As students become comfortable with the Middle C line we spend several weeks play- ing the notes between the staves on the key- board without reading these notes. We use the singing game shown in Example 5, but the students play by rate.

The teacher sings: "Who sits above the Middle C line?" on Middle C pitch while holding down Middle C. The students answer, singing the pitch "D" while playing D on the piano. The teacher sings and strikes Middle C once again. "Who sits below the Middle C line?" and students sing and play "B." Teacher: "Who skips up from Middle C line?" Students: "E," and so forth. After several weeks, we sing the song as I draw the notes on a large grand staff. Stu- dents also have a turn drawing the notes as we sing the song. Finally, students are "tested" on these notes when they are ready.

If we approach the notes between the staves with a lot of preparation and go from the known to the unknown, the mystery of the notes between the staves turns into mastery! 

Example 5

Master intervallic reading first

by Levonne Mrozinski 

The space between the upper and lower staves of the Grand Staff does not need to be a mystery. I find it interesting that for many students the first staff note introduced is not on either the treble or bass staves! This note, Middle C, appears between the staves a either a RH or LH note. Students easily play and under- stand this note as their first landmark. Treble G and Bass F are also commonly introduced as first notes. These landmark notes can be introduced together or one at a time. The next notes presented for treble staff are usually the D above Middle C and, in the bass staff, the B down from Middle C. No other ledger line notes are usually introduced at the beginning level.

Some students have a natural hesitancy or fear when first seeing ledger line notes other than Middle C. For these students the issue is not the relationship between the treble and bass staves, but the need to read by intervals on ledger lines. Understanding the relationship of treble and bass registers aids students in placing their hands in the correct position but provides minimal aid in reading. In the meantime, teachers and students can get caught in a convoluted description of an esoteric concept that does not aid in reading these notes between the staves.

Using secure iriterval reading instead of Middle C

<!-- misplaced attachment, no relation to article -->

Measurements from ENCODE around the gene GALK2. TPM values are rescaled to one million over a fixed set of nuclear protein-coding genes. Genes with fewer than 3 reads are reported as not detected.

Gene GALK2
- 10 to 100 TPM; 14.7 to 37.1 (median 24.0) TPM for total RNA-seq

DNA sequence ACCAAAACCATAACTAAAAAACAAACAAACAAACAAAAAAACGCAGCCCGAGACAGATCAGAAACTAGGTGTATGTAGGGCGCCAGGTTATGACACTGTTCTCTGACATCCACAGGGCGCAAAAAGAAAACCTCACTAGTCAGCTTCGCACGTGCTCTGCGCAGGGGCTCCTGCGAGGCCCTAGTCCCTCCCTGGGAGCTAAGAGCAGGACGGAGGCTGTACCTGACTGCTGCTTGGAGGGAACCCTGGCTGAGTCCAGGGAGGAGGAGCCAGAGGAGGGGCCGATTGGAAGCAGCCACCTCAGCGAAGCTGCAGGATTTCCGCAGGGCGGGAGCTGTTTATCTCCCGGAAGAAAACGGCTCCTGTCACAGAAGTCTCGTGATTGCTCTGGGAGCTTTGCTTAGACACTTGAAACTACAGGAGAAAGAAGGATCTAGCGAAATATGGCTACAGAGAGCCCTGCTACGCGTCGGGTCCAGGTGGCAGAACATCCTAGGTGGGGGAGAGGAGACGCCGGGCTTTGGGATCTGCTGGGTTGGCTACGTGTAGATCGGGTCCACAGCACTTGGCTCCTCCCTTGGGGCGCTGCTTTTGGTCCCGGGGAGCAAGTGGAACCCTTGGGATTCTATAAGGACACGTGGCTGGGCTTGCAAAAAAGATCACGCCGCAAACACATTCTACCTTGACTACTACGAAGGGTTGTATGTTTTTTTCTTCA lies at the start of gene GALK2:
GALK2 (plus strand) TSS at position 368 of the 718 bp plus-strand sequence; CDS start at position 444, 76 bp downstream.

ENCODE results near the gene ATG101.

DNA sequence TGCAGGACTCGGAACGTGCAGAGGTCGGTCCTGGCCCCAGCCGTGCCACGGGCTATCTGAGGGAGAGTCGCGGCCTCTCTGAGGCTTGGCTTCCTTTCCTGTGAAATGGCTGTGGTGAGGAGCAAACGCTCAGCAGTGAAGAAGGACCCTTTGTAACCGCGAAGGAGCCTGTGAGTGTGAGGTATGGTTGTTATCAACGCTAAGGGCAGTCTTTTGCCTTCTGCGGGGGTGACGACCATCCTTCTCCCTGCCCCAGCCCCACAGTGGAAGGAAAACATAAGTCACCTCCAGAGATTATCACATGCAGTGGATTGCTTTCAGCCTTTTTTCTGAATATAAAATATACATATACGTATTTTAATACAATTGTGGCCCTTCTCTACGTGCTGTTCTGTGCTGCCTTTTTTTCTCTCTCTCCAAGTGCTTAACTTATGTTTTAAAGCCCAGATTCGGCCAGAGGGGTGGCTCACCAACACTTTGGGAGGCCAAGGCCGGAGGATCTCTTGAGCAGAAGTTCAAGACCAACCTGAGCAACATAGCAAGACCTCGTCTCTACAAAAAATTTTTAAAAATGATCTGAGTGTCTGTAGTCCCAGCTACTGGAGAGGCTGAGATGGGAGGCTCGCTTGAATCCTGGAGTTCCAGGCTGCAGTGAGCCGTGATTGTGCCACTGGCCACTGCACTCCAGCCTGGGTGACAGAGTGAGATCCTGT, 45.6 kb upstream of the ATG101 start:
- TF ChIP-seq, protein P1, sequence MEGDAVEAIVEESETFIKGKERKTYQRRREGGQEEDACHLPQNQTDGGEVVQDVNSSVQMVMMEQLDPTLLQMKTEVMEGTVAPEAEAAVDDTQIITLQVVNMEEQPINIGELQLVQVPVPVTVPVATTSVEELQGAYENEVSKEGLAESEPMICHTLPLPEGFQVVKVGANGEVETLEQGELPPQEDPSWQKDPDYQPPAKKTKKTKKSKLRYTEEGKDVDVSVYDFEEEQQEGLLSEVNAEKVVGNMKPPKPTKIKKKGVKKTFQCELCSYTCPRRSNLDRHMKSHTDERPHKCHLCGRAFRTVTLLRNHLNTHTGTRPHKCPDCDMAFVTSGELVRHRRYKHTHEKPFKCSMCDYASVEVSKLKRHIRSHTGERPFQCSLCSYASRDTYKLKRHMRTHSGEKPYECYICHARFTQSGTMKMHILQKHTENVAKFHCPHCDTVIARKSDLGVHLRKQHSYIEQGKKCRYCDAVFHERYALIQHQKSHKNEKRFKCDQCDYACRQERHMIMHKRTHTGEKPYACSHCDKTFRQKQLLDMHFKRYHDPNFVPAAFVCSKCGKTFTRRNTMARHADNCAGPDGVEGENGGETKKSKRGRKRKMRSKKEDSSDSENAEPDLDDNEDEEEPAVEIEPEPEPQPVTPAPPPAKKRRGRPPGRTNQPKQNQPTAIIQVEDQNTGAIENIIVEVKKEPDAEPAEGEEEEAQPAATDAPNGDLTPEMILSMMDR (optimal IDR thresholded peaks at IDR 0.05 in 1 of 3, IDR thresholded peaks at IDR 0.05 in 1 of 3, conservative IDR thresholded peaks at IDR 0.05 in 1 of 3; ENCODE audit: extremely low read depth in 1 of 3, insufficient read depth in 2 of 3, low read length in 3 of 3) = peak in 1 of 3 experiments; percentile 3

I would like to suggest that fluent reading of notes on ledger lines between the staves is not dependent upon the recognition of Middle C. Rather, a solid foundation of directional and intervallic reading must be mastered before the fluent reading between the staves can be developed. With this foundation, reading notes on ledger lines between or even above and below the staves will be met with accuracy and ease. With this approach, Middle C does not serve students well as a first or primary landmark. Intervallic reading is best learned on a staff and this is where a student must start.

As a result, reading ledger line notes between the two staves should be a continuation of reading skills already learned. When a student is having difficulty reading notes between the staves, we can guess that a solid foundation of intervallic reading has not been established. Once a student fluently reads intervals, a smooth transfer to reading between the staves will take place.

So then, how do we help our students make that smooth transfer of intervallic staff note reading to the ledger line notes between the staves? Let me suggest some strategies that have helped my students.

As soon as the staff is introduced, secure intervallic reading!

For each new piece, students should first tap and count rhythm. Once rhythm has been established, the student is free to focus on reading the notes. Students should say the interval and direction before playing. Reading should be limited to steps and skips C2nds and 3rds), thereby focusing on the discrimination between two intervals, both visually and aurally.

Transfer intervallic reading skills to ledger lines between the staves

It is the role of the teacher to help the student recognize the nearest landmark, Middle C, and then identify the interval size and direction of the notes that follow. If students have been identifying steps and skips of staff notes, this transition to ledger lines will be smooth. After all, reading ledger lines is just a modified extension of the staff. Helping students visualize the ledger lines as being connected or extending into space will assist them in seeing how intervals are the same as when reading on the staff. A light colored pencil is helpful in lightly tracing such visual aids for the initial presentation of ledger lines.

By properly teaching intervallic read- ing on the staff first and then easing in to between staff reading, students will feel more confident and will, in the end, be more successful at ledger line reading anywhere on the Grand Staff. With this confident reading will come the opportunity to explore and understand the abstract relation ship between the bass and treble staves in the Grand Staff.